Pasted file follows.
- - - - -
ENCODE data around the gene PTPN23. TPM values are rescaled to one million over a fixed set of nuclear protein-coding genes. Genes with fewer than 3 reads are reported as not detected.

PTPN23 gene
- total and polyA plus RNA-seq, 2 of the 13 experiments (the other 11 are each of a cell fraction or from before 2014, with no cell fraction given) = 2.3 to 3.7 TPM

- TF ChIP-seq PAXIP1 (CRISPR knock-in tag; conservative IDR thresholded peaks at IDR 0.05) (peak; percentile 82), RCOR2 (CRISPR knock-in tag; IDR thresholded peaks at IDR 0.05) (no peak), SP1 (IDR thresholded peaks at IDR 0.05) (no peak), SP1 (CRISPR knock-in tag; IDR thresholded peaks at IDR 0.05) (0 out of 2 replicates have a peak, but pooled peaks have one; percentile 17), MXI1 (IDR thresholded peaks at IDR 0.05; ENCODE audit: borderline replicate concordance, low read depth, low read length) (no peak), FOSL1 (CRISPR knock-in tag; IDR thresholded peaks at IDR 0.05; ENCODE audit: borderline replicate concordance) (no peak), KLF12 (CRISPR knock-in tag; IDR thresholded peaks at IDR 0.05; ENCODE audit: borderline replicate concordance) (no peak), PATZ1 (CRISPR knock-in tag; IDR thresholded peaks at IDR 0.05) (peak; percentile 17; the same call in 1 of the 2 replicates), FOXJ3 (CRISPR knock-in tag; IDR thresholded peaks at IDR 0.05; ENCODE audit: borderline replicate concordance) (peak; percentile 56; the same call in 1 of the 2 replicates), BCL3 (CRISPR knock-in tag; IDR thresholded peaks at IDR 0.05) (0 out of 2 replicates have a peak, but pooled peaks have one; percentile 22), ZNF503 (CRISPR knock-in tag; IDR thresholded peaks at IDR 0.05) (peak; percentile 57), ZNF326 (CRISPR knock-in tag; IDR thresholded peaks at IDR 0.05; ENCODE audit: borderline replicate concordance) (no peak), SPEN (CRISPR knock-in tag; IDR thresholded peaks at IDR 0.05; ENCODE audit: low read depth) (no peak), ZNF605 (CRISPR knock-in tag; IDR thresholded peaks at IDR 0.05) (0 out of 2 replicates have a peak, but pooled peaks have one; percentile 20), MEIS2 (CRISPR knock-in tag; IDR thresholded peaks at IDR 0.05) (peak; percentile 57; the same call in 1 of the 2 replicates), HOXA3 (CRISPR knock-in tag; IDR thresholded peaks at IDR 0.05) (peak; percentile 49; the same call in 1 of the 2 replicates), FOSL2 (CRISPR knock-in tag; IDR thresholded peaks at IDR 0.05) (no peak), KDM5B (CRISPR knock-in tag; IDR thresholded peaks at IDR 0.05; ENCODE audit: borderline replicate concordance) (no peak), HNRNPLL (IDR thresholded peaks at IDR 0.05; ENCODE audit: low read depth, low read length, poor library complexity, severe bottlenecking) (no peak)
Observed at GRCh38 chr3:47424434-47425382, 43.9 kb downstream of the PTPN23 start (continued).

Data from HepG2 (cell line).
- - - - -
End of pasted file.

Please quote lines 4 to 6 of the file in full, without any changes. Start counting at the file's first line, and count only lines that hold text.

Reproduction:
- TF ChIP-seq PAXIP1 (CRISPR knock-in tag; conservative IDR thresholded peaks at IDR 0.05) (peak; percentile 82), RCOR2 (CRISPR knock-in tag; IDR thresholded peaks at IDR 0.05) (no peak), SP1 (IDR thresholded peaks at IDR 0.05) (no peak), SP1 (CRISPR knock-in tag; IDR thresholded peaks at IDR 0.05) (0 out of 2 replicates have a peak, but pooled peaks have one; percentile 17), MXI1 (IDR thresholded peaks at IDR 0.05; ENCODE audit: borderline replicate concordance, low read depth, low read length) (no peak), FOSL1 (CRISPR knock-in tag; IDR thresholded peaks at IDR 0.05; ENCODE audit: borderline replicate concordance) (no peak), KLF12 (CRISPR knock-in tag; IDR thresholded peaks at IDR 0.05; ENCODE audit: borderline replicate concordance) (no peak), PATZ1 (CRISPR knock-in tag; IDR thresholded peaks at IDR 0.05) (peak; percentile 17; the same call in 1 of the 2 replicates), FOXJ3 (CRISPR knock-in tag; IDR thresholded peaks at IDR 0.05; ENCODE audit: borderline replicate concordance) (peak; percentile 56; the same call in 1 of the 2 replicates), BCL3 (CRISPR knock-in tag; IDR thresholded peaks at IDR 0.05) (0 out of 2 replicates have a peak, but pooled peaks have one; percentile 22), ZNF503 (CRISPR knock-in tag; IDR thresholded peaks at IDR 0.05) (peak; percentile 57), ZNF326 (CRISPR knock-in tag; IDR thresholded peaks at IDR 0.05; ENCODE audit: borderline replicate concordance) (no peak), SPEN (CRISPR knock-in tag; IDR thresholded peaks at IDR 0.05; ENCODE audit: low read depth) (no peak), ZNF605 (CRISPR knock-in tag; IDR thresholded peaks at IDR 0.05) (0 out of 2 replicates have a peak, but pooled peaks have one; percentile 20), MEIS2 (CRISPR knock-in tag; IDR thresholded peaks at IDR 0.05) (peak; percentile 57; the same call in 1 of the 2 replicates), HOXA3 (CRISPR knock-in tag; IDR thresholded peaks at IDR 0.05) (peak; percentile 49; the same call in 1 of the 2 replicates), FOSL2 (CRISPR knock-in tag; IDR thresholded peaks at IDR 0.05) (no peak), KDM5B (CRISPR knock-in tag; IDR thresholded peaks at IDR 0.05; ENCODE audit: borderline replicate concordance) (no peak), HNRNPLL (IDR thresholded peaks at IDR 0.05; ENCODE audit: low read depth, low read length, poor library complexity, severe bottlenecking) (no peak)
Observed at GRCh38 chr3:47424434-47425382, 43.9 kb downstream of the PTPN23 start (continued).

Data from HepG2 (cell line).